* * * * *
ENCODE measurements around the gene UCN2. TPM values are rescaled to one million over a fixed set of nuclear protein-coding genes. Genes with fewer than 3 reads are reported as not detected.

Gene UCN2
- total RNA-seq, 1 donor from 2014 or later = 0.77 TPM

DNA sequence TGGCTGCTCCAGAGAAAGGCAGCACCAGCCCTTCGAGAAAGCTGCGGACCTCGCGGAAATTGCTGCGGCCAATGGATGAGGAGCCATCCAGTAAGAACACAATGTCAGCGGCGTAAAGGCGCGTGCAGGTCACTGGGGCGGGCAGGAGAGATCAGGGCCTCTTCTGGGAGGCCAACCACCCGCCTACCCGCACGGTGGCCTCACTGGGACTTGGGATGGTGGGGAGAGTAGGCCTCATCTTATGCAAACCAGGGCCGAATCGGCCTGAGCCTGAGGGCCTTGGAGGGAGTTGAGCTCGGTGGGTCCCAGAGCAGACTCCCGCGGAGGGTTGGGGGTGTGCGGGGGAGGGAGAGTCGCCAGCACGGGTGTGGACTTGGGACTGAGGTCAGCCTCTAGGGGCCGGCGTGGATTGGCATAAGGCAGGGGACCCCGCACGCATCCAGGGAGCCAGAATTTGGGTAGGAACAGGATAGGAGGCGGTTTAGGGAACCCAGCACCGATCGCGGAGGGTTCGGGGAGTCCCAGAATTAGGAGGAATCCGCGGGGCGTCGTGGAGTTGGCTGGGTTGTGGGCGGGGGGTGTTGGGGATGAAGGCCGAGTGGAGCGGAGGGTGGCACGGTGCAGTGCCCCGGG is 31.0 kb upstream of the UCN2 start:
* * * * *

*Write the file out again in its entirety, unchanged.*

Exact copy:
ENCODE measurements around the gene UCN2. TPM values are rescaled to one million over a fixed set of nuclear protein-coding genes. Genes with fewer than 3 reads are reported as not detected.

Gene UCN2
- total RNA-seq, 1 donor from 2014 or later = 0.77 TPM

DNA sequence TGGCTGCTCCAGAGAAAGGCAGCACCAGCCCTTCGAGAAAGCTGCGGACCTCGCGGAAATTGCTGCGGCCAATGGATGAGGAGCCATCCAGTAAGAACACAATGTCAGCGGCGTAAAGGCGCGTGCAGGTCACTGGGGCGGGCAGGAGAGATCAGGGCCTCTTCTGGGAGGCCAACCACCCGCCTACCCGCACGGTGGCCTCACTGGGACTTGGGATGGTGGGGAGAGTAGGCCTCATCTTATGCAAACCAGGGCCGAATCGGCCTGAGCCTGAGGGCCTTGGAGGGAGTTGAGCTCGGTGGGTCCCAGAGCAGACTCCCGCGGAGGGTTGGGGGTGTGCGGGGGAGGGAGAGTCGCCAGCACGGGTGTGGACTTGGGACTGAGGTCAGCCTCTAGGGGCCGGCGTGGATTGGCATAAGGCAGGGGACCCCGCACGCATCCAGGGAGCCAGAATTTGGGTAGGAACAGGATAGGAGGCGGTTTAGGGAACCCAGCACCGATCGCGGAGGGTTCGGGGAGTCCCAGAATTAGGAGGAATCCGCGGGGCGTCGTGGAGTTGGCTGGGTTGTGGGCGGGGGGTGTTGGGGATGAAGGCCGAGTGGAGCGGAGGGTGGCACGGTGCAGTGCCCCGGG is 31.0 kb upstream of the UCN2 start: